Biological and Environmental Research - Earth and Environmental System Sciences
Earth and Environmental System Modeling

Black Carbon Increases Frequency of Extreme ENSO Events

TitleBlack Carbon Increases Frequency of Extreme ENSO Events
Publication TypeJournal Article
Year of Publication2019
JournalJournal of Climate
Volume32
Number23
Pages8323-8333
Abstract / Summary

El Niño–Southern Oscillation (ENSO) is the leading mode of Earth’s climate variability at interannual time scales with profound ecological and societal impacts, and it is projected to intensify in many climate models as the climate warms under the forcing of increasing CO2 concentration. Since the preindustrial era, black carbon (BC) emissions have substantially increased in the Northern Hemisphere. But how BC aerosol forcing may influence the occurrence of the extreme ENSO events has rarely been investigated. In this study, using simulations of a global climate model, we show that increases in BC emissions from both the midlatitudes and Arctic weaken latitudinal temperature gradients and northward heat transport, decrease tropical energy divergence, and increase sea surface temperature over the tropical oceans, with a surprising consequential increase in the frequency of extreme ENSO events. A corollary of this study is that reducing BC emissions might serve to mitigate the possible increasing frequency of extreme ENSO events under greenhouse warming if the modeling result can be translated into the climate in reality.

URLhttp://dx.doi.org/10.1175/jcli-d-19-0549.1
DOI10.1175/jcli-d-19-0549.1
Journal: Journal of Climate
Year of Publication: 2019
Volume: 32
Number: 23
Pages: 8323-8333
Publication Date: 12/2019

El Niño–Southern Oscillation (ENSO) is the leading mode of Earth’s climate variability at interannual time scales with profound ecological and societal impacts, and it is projected to intensify in many climate models as the climate warms under the forcing of increasing CO2 concentration. Since the preindustrial era, black carbon (BC) emissions have substantially increased in the Northern Hemisphere. But how BC aerosol forcing may influence the occurrence of the extreme ENSO events has rarely been investigated. In this study, using simulations of a global climate model, we show that increases in BC emissions from both the midlatitudes and Arctic weaken latitudinal temperature gradients and northward heat transport, decrease tropical energy divergence, and increase sea surface temperature over the tropical oceans, with a surprising consequential increase in the frequency of extreme ENSO events. A corollary of this study is that reducing BC emissions might serve to mitigate the possible increasing frequency of extreme ENSO events under greenhouse warming if the modeling result can be translated into the climate in reality.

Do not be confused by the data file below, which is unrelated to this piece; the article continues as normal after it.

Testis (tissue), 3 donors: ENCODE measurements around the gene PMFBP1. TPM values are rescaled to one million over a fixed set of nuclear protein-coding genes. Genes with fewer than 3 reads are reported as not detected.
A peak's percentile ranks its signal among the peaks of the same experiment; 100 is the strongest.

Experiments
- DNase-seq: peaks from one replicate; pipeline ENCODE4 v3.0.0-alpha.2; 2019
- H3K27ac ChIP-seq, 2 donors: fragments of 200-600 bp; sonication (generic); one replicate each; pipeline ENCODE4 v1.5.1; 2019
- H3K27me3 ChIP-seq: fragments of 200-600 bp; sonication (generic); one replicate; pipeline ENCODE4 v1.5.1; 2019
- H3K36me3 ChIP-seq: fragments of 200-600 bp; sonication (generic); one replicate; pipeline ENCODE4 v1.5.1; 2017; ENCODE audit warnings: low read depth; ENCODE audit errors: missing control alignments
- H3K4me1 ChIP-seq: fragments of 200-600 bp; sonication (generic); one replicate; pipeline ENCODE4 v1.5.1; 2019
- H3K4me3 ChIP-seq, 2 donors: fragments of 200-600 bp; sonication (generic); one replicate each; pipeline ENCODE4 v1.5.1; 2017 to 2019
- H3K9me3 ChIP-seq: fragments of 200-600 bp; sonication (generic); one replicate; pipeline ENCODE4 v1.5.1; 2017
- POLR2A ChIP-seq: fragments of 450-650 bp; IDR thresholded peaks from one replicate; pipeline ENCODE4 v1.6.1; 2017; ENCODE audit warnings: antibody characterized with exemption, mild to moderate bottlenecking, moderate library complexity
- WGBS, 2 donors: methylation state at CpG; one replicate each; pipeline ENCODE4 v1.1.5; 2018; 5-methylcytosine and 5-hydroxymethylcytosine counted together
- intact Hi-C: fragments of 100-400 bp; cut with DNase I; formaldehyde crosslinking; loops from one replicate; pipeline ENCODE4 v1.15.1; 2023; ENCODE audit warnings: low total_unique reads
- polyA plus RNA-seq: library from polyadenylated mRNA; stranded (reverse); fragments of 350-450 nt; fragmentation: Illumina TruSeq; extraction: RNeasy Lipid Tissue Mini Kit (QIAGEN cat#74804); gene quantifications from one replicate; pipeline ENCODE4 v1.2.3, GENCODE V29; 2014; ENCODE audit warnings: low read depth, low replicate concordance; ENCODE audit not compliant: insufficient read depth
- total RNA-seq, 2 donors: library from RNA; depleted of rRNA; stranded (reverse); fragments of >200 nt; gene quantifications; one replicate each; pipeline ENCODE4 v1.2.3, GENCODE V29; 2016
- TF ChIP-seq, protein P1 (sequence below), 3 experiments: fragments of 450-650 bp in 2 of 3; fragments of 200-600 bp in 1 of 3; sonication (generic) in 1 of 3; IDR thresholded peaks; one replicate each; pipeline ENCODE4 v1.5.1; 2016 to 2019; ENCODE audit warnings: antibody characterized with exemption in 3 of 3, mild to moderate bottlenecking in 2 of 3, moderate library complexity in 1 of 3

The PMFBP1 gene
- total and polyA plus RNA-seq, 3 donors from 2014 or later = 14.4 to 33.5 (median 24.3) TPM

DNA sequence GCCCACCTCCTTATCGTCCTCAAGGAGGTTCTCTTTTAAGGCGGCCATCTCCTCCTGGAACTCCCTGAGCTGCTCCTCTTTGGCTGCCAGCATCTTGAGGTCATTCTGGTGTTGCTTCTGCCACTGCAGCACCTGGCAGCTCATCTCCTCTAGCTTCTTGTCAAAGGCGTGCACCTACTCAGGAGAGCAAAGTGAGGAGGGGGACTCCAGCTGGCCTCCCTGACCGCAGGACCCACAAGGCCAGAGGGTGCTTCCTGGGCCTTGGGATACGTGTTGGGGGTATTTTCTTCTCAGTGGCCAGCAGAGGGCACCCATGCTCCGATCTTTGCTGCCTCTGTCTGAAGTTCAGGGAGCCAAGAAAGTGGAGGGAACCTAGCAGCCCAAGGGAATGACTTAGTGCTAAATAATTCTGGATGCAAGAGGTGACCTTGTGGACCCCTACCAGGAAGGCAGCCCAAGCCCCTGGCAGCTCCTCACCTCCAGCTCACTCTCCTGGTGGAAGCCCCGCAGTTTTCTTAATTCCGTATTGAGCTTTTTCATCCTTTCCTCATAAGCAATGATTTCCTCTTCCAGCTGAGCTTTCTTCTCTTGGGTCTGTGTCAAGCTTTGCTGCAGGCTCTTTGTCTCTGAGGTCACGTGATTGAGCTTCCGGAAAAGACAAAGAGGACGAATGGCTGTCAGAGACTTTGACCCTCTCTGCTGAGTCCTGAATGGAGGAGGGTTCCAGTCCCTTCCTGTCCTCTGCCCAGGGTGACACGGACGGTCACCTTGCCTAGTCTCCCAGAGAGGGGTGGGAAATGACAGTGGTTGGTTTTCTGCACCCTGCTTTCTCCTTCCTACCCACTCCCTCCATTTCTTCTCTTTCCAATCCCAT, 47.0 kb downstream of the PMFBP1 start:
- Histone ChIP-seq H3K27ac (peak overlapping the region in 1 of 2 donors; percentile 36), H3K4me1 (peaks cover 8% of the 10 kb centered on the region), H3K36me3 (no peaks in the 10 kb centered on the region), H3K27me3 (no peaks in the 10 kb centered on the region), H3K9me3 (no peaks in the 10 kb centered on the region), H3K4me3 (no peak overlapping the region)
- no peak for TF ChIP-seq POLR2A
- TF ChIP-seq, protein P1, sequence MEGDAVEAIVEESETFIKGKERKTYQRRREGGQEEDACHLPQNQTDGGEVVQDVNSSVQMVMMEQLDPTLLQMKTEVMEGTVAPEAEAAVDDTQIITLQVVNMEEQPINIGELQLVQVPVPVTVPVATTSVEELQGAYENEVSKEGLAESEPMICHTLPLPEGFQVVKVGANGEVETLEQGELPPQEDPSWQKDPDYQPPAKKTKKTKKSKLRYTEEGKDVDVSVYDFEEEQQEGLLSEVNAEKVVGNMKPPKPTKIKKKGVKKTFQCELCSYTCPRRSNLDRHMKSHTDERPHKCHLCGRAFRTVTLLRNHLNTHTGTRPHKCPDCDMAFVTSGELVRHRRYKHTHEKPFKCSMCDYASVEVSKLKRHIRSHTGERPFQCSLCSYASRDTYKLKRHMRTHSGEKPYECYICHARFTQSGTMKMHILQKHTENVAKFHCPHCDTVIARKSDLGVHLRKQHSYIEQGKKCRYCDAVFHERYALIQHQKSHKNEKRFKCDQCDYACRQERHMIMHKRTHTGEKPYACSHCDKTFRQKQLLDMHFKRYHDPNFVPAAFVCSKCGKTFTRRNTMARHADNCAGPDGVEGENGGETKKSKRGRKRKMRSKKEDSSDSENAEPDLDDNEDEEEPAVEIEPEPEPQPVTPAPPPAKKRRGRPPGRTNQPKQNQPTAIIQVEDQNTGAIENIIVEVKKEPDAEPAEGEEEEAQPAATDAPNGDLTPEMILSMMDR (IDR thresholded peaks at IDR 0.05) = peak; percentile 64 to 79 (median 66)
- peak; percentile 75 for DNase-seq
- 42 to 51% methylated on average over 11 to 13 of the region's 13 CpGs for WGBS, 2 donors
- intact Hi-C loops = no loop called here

DOI: 10.1175/jcli-d-19-0549.1
Citation:
Lou, S, Y Yang, H Wang, J Lu, S Smith, F Liu, and P Rasch.  2019.  "Black Carbon Increases Frequency of Extreme ENSO Events."  Journal of Climate 32(23): 8323-8333.  https://doi.org/10.1175/jcli-d-19-0549.1.